Donald Trump is directly responsible for the current health and economic crisis.

  • Americans are getting sick and dying needlessly
  • Hospitals and health care workers across the country are overwhelmed as they face shortages of basic medical equipment
  • Small businesses are threatened, millions are losing their jobs or having their hours cut

The reason is that he failed to prepare our nation and he failed to take the steps necessary to stop the virus in the early stages of the outbreak. 

  • He didn’t produce or deploy enough tests;
  • He didn’t secure enough personal protective equipment likes masks for healthcare workers;
  • He didn’t secure enough hospital beds and ventilators for sick patients;
  • He wasted precious months downplaying the severity of the crisis and making false statements, confusing the public,  and delaying the response;
  • He ignored the experts and the science

Unfortunately, Donald Trump is still not taking decisive action to protect people’s health and defeat the virus.

  • He continues putting out false, misleading information that’s endangering people’s lives
  • He’s still downplaying the crisis to avoid taking decisive action (ie. saying testing is no longer a problem)
  • He’s dragging his feet on securing & deploying supplies to hospitals and healthcare workers (ie. not broadly using the DPA)
  • He contradicts governors and experts
  • He continues to push a lawsuit to take away health care coverage from 20 million Americans and protections from preexisting conditions from 135 million Americans, sell junk plans that  won’t adequately cover you for coronavirus

Polling: Americans Concerned About Trump’s Lack of Preparation to Address Crisis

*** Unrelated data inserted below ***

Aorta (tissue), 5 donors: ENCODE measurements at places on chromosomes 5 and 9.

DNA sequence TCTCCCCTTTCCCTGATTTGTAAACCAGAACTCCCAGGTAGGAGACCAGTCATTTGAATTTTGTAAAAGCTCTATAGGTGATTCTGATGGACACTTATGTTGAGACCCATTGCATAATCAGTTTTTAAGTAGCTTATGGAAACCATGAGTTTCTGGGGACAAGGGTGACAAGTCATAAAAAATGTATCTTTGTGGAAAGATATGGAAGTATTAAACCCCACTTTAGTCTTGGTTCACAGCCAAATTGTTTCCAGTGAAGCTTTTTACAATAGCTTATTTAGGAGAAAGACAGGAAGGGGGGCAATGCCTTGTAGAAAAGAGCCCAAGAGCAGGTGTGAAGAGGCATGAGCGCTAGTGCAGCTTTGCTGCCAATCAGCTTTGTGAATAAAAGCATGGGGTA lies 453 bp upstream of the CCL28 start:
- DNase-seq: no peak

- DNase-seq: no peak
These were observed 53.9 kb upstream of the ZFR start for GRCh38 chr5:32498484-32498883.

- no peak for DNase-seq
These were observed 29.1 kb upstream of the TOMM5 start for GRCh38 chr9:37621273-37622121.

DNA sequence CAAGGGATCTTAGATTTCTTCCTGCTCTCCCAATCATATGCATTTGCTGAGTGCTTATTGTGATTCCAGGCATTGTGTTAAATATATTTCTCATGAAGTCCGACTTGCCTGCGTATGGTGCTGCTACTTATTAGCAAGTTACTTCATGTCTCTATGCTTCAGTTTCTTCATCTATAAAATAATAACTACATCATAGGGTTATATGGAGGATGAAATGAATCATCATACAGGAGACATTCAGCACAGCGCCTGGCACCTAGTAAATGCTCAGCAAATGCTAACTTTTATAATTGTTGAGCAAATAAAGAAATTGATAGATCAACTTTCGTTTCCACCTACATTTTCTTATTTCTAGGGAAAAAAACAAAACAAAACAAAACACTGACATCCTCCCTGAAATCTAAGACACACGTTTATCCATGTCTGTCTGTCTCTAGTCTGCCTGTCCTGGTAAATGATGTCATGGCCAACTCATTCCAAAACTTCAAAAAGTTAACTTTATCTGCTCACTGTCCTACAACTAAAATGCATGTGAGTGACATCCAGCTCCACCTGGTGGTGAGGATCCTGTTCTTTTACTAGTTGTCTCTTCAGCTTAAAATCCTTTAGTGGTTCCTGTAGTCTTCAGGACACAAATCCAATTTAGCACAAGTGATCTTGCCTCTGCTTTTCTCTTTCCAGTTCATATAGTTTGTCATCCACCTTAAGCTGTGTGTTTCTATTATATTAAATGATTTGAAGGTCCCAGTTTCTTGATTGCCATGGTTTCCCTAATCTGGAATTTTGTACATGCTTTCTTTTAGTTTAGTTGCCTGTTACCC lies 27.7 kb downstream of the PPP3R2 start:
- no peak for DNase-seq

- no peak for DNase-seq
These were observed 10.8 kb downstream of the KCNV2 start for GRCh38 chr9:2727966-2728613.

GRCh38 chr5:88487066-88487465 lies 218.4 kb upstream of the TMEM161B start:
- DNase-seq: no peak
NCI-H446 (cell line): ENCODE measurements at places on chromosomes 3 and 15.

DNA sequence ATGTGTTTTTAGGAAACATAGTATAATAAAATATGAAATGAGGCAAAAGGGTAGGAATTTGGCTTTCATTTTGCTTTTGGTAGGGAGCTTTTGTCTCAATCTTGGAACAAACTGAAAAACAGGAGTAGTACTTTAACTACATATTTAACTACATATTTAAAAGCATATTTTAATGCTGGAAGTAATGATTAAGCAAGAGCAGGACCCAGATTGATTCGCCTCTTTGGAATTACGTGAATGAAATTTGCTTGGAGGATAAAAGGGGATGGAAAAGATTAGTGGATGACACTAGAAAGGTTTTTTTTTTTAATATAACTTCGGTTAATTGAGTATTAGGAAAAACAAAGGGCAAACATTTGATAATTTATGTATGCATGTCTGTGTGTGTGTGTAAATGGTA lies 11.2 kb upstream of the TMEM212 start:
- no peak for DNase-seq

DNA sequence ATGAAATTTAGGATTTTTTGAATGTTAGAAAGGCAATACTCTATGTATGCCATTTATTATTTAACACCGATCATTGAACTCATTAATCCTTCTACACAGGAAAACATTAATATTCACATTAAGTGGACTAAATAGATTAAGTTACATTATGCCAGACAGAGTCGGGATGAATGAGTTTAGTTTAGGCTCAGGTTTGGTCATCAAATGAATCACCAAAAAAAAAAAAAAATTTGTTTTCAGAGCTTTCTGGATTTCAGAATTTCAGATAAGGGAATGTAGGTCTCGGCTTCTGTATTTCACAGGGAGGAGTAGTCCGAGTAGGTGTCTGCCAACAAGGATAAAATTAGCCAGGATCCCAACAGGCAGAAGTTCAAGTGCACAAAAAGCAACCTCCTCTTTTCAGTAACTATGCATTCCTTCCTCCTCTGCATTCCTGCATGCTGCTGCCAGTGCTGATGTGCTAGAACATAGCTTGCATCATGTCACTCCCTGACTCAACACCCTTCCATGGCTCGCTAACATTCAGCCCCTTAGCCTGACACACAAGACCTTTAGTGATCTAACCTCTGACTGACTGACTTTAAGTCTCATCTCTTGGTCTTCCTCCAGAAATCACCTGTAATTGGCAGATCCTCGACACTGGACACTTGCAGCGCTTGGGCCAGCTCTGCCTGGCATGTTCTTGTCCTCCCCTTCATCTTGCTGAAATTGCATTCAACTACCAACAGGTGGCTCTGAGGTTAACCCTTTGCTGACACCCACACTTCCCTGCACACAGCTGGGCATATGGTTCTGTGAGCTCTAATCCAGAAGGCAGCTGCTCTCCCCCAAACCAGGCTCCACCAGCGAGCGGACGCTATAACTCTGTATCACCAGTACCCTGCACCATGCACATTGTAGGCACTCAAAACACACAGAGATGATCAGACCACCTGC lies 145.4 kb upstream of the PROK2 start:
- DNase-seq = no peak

New research provides clear guidance on helpful messaging during this stage of the crisis. These are some highlights.


People care. The American people are afraid and anxious about the coronavirus pandemic, with growing fears about the personal impact on their health. Instead of starting with solutions or critiques, successful messages start with people. 

  • In the latest daily tracking survey from Navigator Research, 75% identify coronavirus as a major crisis and an additional 23% say it’s a major problem but not a crisis. This is a dramatic upswing from 33% who considered it a major crisis when first survey on March 6th. Navigator also finds 46% of people very worried that someone close to them will become infected and an additional 34% say they’re somewhat worried. 

People are more worried about the health of their family over the impact on the economy as a whole. The deepest concern people have about coronavirus is related to their health care, and people continue to disapprove of Trump’s handling of health care by 10-points (45-55%). Navigator Research’s latest survey found a 7-point disapproval (44-51%), which is a notable decline from just one week earlier when his disapproval was only 2 points (46-48%). 

Coronavirus concerns can move people away from Trump and those that are in lockstep with his approach. In the mid-March Hart Research survey, they identified 37% of all voters who are persuadable on this issue and they are more likely to be women and more likely to be under the age of 50. At the start of the survey, they are evenly divided in their rating of Trump’s handling of coronavirus-48% approve, 52% disapprove. But after learning about Trump’s failures to prepare and respond to the virus, the rating shifts dramatically to 32% approve and 68% disapprove. 

Message Guidance

Focus on Trump’s failure on preparation. Americans believe that Trump’s failure to prepare and repeated downplaying of the crisis have consequences – Trump’s failure has made the crisis worse. 

  • In the Hart Research polling, 54% do not believe Trump did enough to make sure the United States was prepared for coronavirus. 
  • In the latest Navigator Research polling, 57% say that Trump did not take it seriously enough when coronavirus first started to spread. By a 22-point margin (58-36%), people say his response was unprepared. In fact, the most serious concerns people have (57%) are that Trump “downplayed the threat of coronavirus early on” and “failed to take decisive action we needed to stop the virus.” 

Focus on Trump’s chaotic or erratic response. In the latest Navigator Research polling, people identify his response as unprepared by a 22-point margin (58-36%), chaotic by a 18-point margin (55-37%) with 34% saying it’s very chaotic and 49% say he is not honest (with 37% saying not at all).